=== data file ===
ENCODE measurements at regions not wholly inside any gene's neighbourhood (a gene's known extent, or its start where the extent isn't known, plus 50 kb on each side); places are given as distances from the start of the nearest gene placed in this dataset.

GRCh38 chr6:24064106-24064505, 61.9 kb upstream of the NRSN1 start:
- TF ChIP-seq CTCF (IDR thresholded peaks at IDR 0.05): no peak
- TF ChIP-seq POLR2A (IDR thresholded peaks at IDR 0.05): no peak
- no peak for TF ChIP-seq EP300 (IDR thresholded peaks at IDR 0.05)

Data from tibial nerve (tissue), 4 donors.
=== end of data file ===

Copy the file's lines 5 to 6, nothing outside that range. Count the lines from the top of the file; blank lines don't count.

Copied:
- no peak for TF ChIP-seq EP300 (IDR thresholded peaks at IDR 0.05)

Data from tibial nerve (tissue), 4 donors.